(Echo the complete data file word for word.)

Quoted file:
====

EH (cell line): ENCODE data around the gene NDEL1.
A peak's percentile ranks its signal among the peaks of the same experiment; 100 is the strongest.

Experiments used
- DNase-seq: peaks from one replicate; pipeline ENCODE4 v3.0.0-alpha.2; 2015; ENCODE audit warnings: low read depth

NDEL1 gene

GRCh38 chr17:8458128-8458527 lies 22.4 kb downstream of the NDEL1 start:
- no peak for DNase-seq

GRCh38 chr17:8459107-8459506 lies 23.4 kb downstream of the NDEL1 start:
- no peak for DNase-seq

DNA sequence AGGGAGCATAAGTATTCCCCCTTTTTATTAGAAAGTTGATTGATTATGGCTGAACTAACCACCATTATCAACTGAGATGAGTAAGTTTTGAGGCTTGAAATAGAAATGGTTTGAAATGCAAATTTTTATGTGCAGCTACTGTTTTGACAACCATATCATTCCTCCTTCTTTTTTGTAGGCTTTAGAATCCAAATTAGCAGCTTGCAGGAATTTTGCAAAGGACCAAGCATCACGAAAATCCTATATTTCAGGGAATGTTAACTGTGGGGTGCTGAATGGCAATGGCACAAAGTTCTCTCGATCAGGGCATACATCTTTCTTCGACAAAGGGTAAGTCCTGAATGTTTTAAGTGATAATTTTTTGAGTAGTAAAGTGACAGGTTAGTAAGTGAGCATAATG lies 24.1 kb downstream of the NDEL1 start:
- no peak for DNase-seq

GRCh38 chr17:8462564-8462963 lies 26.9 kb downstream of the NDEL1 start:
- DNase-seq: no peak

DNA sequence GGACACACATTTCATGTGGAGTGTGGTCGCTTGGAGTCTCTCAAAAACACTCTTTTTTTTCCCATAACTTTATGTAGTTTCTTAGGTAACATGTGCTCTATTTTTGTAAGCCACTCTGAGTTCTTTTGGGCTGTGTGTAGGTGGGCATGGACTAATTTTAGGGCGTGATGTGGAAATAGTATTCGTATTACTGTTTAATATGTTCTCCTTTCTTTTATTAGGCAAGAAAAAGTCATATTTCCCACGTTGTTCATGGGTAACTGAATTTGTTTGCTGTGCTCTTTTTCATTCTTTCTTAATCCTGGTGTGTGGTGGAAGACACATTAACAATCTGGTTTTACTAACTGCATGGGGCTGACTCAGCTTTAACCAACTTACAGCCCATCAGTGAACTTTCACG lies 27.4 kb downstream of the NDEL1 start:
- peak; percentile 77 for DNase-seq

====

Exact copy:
EH (cell line): ENCODE data around the gene NDEL1.
A peak's percentile ranks its signal among the peaks of the same experiment; 100 is the strongest.

Experiments used
- DNase-seq: peaks from one replicate; pipeline ENCODE4 v3.0.0-alpha.2; 2015; ENCODE audit warnings: low read depth

NDEL1 gene

GRCh38 chr17:8458128-8458527 lies 22.4 kb downstream of the NDEL1 start:
- no peak for DNase-seq

GRCh38 chr17:8459107-8459506 lies 23.4 kb downstream of the NDEL1 start:
- no peak for DNase-seq

DNA sequence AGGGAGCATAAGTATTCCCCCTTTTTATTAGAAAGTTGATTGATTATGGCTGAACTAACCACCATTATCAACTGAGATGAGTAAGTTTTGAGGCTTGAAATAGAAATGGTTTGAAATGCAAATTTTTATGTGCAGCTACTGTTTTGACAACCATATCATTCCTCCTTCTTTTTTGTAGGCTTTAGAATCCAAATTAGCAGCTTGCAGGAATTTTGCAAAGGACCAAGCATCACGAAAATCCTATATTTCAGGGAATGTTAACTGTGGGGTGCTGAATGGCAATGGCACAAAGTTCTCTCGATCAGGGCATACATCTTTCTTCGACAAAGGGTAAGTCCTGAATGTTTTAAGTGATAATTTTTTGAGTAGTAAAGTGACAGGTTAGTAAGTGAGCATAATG lies 24.1 kb downstream of the NDEL1 start:
- no peak for DNase-seq

GRCh38 chr17:8462564-8462963 lies 26.9 kb downstream of the NDEL1 start:
- DNase-seq: no peak

DNA sequence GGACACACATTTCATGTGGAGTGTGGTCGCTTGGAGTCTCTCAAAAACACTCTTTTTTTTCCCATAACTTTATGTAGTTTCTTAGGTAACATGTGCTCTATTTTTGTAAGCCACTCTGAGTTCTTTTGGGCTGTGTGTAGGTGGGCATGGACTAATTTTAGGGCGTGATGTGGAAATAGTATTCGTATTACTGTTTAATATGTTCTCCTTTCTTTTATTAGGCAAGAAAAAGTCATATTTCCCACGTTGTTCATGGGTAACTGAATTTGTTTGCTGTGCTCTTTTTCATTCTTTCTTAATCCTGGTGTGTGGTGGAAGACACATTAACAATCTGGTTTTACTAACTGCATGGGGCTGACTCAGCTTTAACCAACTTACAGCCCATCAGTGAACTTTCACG lies 27.4 kb downstream of the NDEL1 start:
- peak; percentile 77 for DNase-seq